Indonesia’s Regency of Karanganyar in Java has pledged an action plan to end its brutal dog meat trade, a move that will save almost 2,000 dogs from slaughter and human consumption each month.
The move comes following a shocking investigation by campaign coalition Dog Meat Free Indonesia, and the victory has been welcomed by DMFI celebrity ambassadors Ricky Gervais and actor Peter Egan with a short video message.
Ricky Gervais says: “Thank you Juliyatmono Bupati for saving all those beautiful dogs.”
Peter Egan says: “Thank you Bupati Juliyatmono for helping to save our dogs and the health of the Indonesian people. Thank you.”
In response Bupati Juliyatmono of Karanganyar issued his own video message announcing the plan to eliminate the dog meat trade, and personally thanking Ricky Gervais and Peter Egan.
The action plan includes closing every stall selling dog meat in the regency and the creation of alternative livelihoods for those people currently reliant on the trade. DMFI campaigners are optimistic that this will mark the start of a nationwide movement to tackle this illegal and dangerous trade. In fact, the local government of another Indonesian city, YogYakarta, has already followed suit and pledged its own dog meat ban.
However, not all regional governments are so progressive. The Governor of North Sulawesi, Olly Dondokambey, has consistently refused to act, even refuting animal cruelty despite video evidence of dogs and cats being bludgeoned and blow-torched alive in the region’s animal markets. North Sulawesi remains a hotbed of dog and cat meat trade activity with around 200 “extreme” animal markets often visited by unsuspecting tourists.
Wendy Higgins from Humane Society International, a DMFI coalition member group, said: “Indonesia is a popular tourist destination for millions of travelers including about 360,000 Brits each year, but the country’s natural beauty is hiding an ugly secret that many tourists will be unaware of. Visiting local markets is often promoted by tour guides but innocent travelers could be exposing themselves to horrific scenes of animal cruelty as well as dangerous diseases like rabies. The national government has issued a crackdown but for as long as local regions like North Sulawesi simply ignore that, the killing and the risk to tourists continues.”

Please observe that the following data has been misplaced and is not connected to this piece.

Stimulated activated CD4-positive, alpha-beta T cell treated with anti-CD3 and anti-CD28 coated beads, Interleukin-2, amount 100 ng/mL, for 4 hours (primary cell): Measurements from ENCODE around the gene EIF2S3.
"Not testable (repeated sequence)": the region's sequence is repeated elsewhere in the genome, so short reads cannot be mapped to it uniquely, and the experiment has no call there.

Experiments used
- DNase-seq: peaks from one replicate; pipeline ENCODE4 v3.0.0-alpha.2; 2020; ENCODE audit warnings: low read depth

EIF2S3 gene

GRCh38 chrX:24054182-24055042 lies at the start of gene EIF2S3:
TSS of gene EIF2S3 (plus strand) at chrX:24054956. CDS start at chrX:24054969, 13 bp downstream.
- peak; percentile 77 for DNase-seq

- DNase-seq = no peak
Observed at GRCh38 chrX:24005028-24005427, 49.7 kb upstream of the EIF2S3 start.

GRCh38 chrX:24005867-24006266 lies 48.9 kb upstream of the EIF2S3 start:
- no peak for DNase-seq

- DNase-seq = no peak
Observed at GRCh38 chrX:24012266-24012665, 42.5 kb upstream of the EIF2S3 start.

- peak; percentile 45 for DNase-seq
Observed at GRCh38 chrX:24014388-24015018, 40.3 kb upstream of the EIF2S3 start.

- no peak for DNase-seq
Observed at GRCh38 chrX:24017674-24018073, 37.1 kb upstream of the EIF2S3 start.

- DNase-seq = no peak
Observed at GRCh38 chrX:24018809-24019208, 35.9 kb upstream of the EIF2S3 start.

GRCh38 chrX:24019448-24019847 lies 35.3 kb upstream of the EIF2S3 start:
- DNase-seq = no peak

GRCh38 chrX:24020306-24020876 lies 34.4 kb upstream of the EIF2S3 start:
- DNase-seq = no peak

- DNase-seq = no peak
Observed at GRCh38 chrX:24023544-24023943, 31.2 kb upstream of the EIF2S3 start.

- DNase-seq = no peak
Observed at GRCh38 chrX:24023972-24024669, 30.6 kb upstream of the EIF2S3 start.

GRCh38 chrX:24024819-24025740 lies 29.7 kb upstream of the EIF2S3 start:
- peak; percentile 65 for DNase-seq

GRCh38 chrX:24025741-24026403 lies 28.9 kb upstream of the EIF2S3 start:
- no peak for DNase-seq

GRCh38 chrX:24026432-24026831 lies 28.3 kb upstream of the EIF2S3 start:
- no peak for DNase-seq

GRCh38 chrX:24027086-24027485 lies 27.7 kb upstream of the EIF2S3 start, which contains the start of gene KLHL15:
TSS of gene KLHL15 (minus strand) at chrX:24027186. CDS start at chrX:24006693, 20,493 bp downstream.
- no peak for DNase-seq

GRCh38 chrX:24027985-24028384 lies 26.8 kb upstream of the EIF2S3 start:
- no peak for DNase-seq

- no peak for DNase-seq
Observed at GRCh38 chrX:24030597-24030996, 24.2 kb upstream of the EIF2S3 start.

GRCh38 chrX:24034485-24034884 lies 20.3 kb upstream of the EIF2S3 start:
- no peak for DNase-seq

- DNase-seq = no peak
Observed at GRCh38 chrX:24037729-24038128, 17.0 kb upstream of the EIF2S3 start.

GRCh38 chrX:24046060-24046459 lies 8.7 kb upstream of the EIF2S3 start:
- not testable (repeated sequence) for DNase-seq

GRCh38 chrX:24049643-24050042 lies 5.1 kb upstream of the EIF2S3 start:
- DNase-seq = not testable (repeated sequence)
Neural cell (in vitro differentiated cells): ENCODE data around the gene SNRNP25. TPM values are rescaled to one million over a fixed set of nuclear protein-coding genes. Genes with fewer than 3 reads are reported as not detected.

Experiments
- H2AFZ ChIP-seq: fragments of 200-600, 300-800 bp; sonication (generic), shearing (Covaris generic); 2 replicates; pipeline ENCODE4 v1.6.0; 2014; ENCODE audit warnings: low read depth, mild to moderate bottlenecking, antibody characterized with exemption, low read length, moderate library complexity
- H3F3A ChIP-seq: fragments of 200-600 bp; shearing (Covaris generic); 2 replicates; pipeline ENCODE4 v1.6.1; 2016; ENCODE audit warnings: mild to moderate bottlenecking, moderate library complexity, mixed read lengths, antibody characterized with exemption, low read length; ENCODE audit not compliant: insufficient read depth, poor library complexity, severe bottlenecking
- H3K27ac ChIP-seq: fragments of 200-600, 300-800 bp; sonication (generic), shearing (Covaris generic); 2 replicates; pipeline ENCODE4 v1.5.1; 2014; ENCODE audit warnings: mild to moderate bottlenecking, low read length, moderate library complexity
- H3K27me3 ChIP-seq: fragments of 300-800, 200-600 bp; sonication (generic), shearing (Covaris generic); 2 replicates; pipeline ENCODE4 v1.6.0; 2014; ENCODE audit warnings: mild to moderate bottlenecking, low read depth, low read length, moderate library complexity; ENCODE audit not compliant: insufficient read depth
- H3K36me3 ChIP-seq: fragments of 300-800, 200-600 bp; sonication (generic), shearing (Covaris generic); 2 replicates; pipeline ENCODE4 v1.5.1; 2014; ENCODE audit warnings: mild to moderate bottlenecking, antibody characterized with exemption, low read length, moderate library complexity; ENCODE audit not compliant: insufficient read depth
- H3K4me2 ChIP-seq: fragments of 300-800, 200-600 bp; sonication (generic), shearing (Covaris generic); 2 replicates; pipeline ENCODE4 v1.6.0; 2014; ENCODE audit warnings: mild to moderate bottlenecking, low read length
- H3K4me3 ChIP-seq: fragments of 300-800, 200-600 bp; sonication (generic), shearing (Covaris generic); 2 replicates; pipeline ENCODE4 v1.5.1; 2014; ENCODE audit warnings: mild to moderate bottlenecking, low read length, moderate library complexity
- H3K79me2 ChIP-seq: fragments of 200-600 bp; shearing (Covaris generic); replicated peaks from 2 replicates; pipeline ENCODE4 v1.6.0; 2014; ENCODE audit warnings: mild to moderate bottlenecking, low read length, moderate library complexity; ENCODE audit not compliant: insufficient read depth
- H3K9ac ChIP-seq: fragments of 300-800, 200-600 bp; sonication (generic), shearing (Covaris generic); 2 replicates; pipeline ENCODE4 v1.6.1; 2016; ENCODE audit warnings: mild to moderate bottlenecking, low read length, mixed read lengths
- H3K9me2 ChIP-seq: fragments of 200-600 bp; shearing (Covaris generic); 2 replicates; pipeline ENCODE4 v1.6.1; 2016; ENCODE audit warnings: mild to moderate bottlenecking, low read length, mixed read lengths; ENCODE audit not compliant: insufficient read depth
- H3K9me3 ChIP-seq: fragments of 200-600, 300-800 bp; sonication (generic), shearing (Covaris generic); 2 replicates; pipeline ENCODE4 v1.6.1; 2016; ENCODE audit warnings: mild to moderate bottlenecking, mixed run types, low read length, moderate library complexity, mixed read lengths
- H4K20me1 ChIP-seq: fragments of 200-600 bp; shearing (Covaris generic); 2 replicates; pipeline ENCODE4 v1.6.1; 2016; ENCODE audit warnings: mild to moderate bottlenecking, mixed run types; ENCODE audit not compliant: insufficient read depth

An estimated 12 million tourists visit Indonesia each year—including over 1 million Australians, and an estimated 360,000 from the United Kingdom, 330,000 from the United States, and between 200,000 and 260,000 each from the Netherlands, Germany and France.
A series of Dog Meat-Free Indonesia coalition investigations showed dogs being beaten and strung upside down to bleed out whilst still conscious, and in full view of other terrified dogs bound and caged who await their turn.
Despite the lack of action by North Sulawesi, the progress being made in Karanganyar and Yogyakarta gives DMFI campaigners cause for hope. In Karanganyar, every one of the estimated more than thirty dog meat-selling stalls throughout the regency will be closed, and the local government has already hosted a meeting with the traders to announce the ban and to discuss alternative livelihood opportunities, a first of its kind in Java. The Yogyakarta Provincial Government has separately drafted a Mayor’s Regulation for approval through which a ban on dog meat would be implemented.
When announcing the Karanganyar action plan, local officials warned of the grave risks to public health the dog meat trade poses. Whilst dog meat is consumed by only a minority (7%) of Indonesia’s entire population, it remains a significant threat to public health, with rabies transmission being of particularly grave concern.
Indonesia has the world’s 5th largest number of human rabies deaths in Asia each year, and it is no coincidence that the provinces and regencies with the greatest demand for dog meat are also those with the highest prevalence of rabies. North Sulawesi Province continues to have some of the highest numbers of human deaths attributed to rabies in Indonesia.
Globally, opposition to the dog and cat meat trades is increasing, with an ever-growing number of countries and territories in the region (Taiwan, Hong Kong, the Philippines and Thailand) and internationally (the United States) banning the trade in and slaughter, sale, consumption of dogs.